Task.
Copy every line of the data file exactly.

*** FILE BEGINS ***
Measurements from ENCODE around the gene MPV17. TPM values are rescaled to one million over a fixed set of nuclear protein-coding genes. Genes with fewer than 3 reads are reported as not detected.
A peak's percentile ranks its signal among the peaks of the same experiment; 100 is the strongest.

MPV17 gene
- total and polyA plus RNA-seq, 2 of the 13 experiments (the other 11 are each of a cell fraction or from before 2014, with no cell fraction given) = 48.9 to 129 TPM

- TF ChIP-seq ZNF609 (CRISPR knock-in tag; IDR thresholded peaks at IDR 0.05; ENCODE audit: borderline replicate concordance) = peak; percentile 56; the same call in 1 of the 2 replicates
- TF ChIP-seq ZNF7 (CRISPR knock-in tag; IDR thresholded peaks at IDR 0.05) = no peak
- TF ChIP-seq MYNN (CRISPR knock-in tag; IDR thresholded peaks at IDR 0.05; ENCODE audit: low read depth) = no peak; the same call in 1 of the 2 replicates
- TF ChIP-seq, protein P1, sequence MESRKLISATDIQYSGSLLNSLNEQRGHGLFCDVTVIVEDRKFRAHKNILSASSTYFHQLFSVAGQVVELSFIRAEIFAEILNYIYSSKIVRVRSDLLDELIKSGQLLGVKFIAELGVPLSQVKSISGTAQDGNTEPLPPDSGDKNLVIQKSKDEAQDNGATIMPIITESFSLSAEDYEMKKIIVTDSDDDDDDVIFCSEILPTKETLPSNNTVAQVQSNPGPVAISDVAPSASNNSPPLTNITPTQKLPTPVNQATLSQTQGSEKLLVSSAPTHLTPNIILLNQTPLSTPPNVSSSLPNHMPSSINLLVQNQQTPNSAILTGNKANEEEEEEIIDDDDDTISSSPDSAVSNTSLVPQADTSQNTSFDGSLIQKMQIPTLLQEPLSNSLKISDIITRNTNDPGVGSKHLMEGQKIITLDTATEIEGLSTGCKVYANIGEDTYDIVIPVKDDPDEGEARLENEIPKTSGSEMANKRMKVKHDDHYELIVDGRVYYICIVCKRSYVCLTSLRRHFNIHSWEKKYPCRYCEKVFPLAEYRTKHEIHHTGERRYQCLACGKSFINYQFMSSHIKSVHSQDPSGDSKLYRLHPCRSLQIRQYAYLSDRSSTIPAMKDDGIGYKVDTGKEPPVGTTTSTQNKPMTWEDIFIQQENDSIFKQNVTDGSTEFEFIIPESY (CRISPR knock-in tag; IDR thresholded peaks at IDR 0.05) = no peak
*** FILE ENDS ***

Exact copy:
Measurements from ENCODE around the gene MPV17. TPM values are rescaled to one million over a fixed set of nuclear protein-coding genes. Genes with fewer than 3 reads are reported as not detected.
A peak's percentile ranks its signal among the peaks of the same experiment; 100 is the strongest.

MPV17 gene
- total and polyA plus RNA-seq, 2 of the 13 experiments (the other 11 are each of a cell fraction or from before 2014, with no cell fraction given) = 48.9 to 129 TPM

- TF ChIP-seq ZNF609 (CRISPR knock-in tag; IDR thresholded peaks at IDR 0.05; ENCODE audit: borderline replicate concordance) = peak; percentile 56; the same call in 1 of the 2 replicates
- TF ChIP-seq ZNF7 (CRISPR knock-in tag; IDR thresholded peaks at IDR 0.05) = no peak
- TF ChIP-seq MYNN (CRISPR knock-in tag; IDR thresholded peaks at IDR 0.05; ENCODE audit: low read depth) = no peak; the same call in 1 of the 2 replicates
- TF ChIP-seq, protein P1, sequence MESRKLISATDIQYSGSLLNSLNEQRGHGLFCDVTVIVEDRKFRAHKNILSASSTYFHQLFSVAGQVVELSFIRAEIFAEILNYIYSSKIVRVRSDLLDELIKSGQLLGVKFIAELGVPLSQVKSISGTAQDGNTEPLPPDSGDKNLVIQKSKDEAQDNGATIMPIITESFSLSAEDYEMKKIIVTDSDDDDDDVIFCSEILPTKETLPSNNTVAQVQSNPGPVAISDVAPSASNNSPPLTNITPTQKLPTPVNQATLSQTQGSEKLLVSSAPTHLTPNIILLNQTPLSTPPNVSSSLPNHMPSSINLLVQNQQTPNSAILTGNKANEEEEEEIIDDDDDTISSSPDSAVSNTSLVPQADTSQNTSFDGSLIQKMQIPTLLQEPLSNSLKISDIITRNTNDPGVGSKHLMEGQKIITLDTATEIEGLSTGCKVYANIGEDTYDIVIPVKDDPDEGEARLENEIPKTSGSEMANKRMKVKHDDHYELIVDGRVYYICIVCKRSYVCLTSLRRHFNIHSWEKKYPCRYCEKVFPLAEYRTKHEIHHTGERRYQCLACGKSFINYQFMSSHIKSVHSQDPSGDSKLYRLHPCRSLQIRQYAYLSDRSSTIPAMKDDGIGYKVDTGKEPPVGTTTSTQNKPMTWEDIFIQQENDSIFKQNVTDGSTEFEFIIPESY (CRISPR knock-in tag; IDR thresholded peaks at IDR 0.05) = no peak